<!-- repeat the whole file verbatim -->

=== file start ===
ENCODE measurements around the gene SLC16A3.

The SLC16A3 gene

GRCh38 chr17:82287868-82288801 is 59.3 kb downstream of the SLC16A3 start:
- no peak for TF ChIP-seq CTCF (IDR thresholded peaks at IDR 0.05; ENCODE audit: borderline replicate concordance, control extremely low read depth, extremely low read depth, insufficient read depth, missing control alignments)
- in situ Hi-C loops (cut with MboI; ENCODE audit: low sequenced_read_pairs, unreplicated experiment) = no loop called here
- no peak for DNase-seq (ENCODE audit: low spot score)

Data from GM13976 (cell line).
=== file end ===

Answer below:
ENCODE measurements around the gene SLC16A3.

The SLC16A3 gene

GRCh38 chr17:82287868-82288801 is 59.3 kb downstream of the SLC16A3 start:
- no peak for TF ChIP-seq CTCF (IDR thresholded peaks at IDR 0.05; ENCODE audit: borderline replicate concordance, control extremely low read depth, extremely low read depth, insufficient read depth, missing control alignments)
- in situ Hi-C loops (cut with MboI; ENCODE audit: low sequenced_read_pairs, unreplicated experiment) = no loop called here
- no peak for DNase-seq (ENCODE audit: low spot score)

Data from GM13976 (cell line).